I have been hearing about Our Vodka for quite some time but have not had much chance to scope it out. Now that I found time, I thought there would be a lot more there there. I only see US approvals for two in this series so far, to cover Detroit, and Seattle, as above.
I start this post with a skeptical but open mind, willing to be persuaded that it’s a good idea. My skepticism flows from how local can it be, with a company in France and another in Sweden, running the show? It also flows from, if this is really supposed to have some local pizzazz, could there be a worse way to capture its spirit, than from something boiled to and past the point of neutrality — as a matter of law, fact, and science?
The first article I happened upon seems to have readily concluded that it’s a bad idea. The Stranger doth proclaim:
Pernod Ricard is the corporation that owns Absolut, as well as Chivas Regal, Jameson, Glenlivet, Malibu, Kahlua, Beefeater, and on and on and on. Its Our/[Insert City Here] local-lookalike marketing scheme was first rolled out in Berlin last year; it’s now been installed in, or is imminent in, 11 cities around the world. … Holly Robinson, one of the co-founders of actually local Captive Spirits Distilling in Ballard, says: “I do believe they will ABSOLUTLY be eaten alive by the community. Seeing they are opening a few blocks away, we are hoping to use some of their dollars to lure more customers to the neighborhood to see our awesome Ballard breweries, distilleries, & such… this is their way to get their foot in the door to a [local] scene that they’ve [otherwise] dominated for decades.”
There’s already an Our/Detroit Vodka. Over at Deadline Detroit, Jeff Wattrick has done a fine job of documenting Pernod Ricard’s especially disingenuous, icky marketing in Detroit, which manipulates that city’s situation in especially disingenuous, icky ways…
Craft spirits are a welcome trend. As with craft beer and local wineries, there is something fun about being able to get a well-made drink and then talking with the people who made it about why it’s so good. … Unfortunately, as with all things interesting and local, craft spirits have been co-opted. Consider “Our/Detroit” vodka. It’s locally produced! It cares about the community! It’s a project of the French distillery giant Pernod Ricard Group…wait what? Pernod Ricard, whose brands include Absolut, Jameson, and Seagram and whose annual revenues top $7 billion, is behind this faux-local vodka.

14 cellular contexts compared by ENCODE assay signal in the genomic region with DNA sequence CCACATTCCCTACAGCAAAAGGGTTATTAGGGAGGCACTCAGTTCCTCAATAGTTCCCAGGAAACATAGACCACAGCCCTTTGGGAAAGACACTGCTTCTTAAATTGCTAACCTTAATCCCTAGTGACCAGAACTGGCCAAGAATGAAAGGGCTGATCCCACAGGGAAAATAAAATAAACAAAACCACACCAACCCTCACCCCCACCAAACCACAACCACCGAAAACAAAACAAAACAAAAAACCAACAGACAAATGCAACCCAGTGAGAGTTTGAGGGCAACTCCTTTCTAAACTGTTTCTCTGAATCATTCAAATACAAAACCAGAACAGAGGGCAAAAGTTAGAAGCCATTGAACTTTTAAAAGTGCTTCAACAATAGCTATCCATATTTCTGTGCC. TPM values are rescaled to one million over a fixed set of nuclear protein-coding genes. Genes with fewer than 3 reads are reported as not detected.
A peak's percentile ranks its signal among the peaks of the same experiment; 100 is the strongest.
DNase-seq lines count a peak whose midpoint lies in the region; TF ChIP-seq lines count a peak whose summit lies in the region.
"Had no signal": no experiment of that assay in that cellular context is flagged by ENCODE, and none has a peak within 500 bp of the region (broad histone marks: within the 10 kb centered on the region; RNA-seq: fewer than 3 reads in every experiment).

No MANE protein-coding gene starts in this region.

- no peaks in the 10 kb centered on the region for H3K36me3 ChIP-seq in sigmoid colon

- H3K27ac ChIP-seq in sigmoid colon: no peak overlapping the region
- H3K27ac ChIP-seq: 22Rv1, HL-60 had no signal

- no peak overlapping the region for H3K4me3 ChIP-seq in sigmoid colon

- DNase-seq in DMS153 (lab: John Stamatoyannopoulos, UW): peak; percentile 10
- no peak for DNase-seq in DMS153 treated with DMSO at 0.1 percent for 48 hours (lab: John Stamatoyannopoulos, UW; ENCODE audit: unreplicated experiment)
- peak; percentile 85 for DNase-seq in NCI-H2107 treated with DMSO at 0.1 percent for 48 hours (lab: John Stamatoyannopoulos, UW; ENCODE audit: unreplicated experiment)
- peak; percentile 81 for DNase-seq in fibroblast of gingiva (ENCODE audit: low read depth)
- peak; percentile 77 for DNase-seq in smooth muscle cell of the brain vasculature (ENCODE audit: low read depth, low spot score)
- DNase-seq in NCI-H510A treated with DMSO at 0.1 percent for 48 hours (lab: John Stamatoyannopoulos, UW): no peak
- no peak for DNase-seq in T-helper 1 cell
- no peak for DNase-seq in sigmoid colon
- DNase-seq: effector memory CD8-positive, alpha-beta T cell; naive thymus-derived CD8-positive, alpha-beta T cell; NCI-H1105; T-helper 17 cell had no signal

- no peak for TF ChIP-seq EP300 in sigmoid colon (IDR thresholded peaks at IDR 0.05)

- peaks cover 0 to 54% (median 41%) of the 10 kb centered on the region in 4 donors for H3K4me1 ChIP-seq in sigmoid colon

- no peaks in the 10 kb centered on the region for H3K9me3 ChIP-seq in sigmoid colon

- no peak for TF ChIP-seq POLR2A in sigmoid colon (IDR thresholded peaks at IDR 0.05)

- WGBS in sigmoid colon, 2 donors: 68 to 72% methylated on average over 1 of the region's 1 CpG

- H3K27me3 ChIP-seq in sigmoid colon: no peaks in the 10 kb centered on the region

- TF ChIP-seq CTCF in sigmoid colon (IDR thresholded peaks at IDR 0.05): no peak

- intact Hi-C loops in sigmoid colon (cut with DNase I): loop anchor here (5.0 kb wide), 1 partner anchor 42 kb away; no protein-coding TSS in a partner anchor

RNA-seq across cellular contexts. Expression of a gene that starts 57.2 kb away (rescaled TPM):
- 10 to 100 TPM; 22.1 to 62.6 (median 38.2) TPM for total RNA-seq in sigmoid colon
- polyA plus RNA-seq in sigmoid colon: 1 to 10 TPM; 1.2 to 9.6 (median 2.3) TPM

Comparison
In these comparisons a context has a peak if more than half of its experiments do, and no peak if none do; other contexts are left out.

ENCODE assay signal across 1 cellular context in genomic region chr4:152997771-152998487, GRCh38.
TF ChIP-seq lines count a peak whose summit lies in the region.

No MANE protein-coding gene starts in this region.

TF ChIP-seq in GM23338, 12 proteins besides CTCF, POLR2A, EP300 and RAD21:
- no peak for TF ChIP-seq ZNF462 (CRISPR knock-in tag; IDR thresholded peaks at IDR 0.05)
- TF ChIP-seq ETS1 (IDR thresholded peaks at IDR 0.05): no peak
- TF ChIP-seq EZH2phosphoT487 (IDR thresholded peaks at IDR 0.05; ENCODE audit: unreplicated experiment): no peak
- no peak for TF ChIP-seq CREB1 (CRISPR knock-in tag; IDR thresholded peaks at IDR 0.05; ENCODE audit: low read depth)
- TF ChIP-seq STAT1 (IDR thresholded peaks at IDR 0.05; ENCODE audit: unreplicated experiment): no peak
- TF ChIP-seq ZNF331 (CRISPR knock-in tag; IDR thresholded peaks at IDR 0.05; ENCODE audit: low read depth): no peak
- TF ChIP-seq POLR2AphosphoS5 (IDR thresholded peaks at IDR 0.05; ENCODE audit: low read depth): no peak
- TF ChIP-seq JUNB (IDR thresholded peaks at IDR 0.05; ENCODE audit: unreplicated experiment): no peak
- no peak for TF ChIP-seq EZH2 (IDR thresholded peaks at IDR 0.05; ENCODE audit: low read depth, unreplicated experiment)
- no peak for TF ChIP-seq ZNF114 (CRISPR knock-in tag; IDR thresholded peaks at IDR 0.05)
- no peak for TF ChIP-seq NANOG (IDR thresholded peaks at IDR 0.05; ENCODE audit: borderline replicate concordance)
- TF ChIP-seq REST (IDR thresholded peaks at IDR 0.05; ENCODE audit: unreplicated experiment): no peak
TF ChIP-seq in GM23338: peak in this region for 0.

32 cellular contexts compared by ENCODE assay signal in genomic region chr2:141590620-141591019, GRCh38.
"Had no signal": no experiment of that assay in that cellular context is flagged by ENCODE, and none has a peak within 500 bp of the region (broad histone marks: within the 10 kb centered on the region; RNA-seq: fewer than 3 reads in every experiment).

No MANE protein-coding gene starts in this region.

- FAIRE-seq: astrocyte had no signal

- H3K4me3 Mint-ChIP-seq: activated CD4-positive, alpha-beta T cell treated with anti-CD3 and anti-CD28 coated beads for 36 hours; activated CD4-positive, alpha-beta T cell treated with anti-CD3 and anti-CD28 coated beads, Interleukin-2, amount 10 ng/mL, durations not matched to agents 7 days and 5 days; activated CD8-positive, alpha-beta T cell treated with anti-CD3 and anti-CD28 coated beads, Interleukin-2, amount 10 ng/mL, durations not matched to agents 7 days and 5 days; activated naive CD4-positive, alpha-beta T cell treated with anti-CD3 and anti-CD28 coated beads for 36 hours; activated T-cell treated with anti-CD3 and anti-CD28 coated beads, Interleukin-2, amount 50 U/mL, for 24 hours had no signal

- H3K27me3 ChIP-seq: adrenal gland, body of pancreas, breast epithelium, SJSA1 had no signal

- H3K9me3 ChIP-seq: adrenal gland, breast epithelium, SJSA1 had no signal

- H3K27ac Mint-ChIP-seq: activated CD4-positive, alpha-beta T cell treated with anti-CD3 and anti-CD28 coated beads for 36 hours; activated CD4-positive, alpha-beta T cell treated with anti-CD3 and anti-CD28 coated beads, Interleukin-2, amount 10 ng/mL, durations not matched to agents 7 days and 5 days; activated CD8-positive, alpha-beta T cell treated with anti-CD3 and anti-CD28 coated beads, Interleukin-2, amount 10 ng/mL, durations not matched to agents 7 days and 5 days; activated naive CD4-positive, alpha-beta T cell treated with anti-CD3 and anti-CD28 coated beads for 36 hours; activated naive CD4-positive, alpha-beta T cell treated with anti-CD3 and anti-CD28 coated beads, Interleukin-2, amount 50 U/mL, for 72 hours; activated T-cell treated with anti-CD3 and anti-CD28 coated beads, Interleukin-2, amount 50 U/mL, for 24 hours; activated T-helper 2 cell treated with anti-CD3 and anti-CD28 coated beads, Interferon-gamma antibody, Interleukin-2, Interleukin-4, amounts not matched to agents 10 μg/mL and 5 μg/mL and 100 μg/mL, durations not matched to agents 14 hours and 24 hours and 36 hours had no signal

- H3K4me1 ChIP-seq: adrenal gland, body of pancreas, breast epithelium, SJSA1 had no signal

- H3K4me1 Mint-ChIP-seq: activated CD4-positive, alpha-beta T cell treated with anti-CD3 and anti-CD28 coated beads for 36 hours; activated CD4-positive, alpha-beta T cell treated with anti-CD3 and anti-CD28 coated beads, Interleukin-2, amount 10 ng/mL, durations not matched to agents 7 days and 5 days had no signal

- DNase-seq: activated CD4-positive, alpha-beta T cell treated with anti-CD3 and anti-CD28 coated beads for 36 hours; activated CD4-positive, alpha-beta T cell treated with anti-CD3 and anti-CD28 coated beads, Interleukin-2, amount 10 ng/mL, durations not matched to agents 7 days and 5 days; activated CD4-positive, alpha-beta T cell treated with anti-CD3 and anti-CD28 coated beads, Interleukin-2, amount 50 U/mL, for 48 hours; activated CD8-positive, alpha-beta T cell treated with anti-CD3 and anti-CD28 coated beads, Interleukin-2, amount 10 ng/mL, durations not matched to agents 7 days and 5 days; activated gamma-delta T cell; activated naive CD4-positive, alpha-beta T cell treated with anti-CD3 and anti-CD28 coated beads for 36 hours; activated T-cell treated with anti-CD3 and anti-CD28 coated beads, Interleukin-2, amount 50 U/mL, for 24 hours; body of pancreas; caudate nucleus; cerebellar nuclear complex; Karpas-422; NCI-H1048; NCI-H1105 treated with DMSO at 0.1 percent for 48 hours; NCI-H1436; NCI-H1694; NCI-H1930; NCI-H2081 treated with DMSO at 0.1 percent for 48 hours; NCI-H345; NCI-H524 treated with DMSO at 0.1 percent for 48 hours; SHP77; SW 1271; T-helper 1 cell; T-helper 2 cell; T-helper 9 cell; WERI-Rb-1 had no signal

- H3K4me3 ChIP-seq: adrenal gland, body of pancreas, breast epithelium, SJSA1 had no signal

By this point, I am struggling to support this enterprise, or find somebody other than Our that has something nice to say. Let’s see, I do give the companies credit for trying do something hard, new, different. It looks like Our has dialed things down a bit, because the first Detroit approval, in June 2014, had a big reference to “Local Vodka” on the front label. But by the time October and Seattle rolled around, this had morphed to “Our Vodka.” At least Drink Spirits is sympathetic, saying:
There’s no ignoring that Pernod Ricard has a problem on their hands with their major vodka product: Absolut Vodka went from being THE import vodka in the 1980s to being only one of a dizzying number of contenders in the vodka space in the 2000s. The result has been a single digit decline in sales for the past couple of years for a brand that once seemed unstoppable (and given the volume that Absolut has, just a couple of percentage points is a massive shift).
The Absolut Company is set to work with local distilleries around the world, using the same vodka formula, to create vodka using locally sourced ingredients. The theory is that even though the fundamental core of Our/Vodka is the same throughout, the flavor and character of each city’s release will be unique because of the variance in flavor and character of local grain (or “locally purchased alcohol of regional descent”) and water.
We have no illusions that Our Vodka will move the needle dramatically in either direction for Absolut and Pernod Ricard, but that doesn’t seem to be the goal of it. Our/Vodka is the kind of cool and innovative thing you simply wouldn’t expect to come out of a giant corporation, and it shows that even the giants understand just how important craft spirits have become. …[W]e expect there to be quite an uproar in the craft space from distillers and their faithful denouncing Our/Vodka as “anti-craft” which completely misses the point. If their aim was to simply have a hand in craft, they could just snap up the often rumored for sale Titos Vodka, which is as good a craft image as money can buy. Instead, they are working with small distilleries, local entrepreneurs (in Detroit, it’s three women entrepreneurs. …
The vodka seems to raise some good and important business issues, and I am sure it makes a fine cocktail.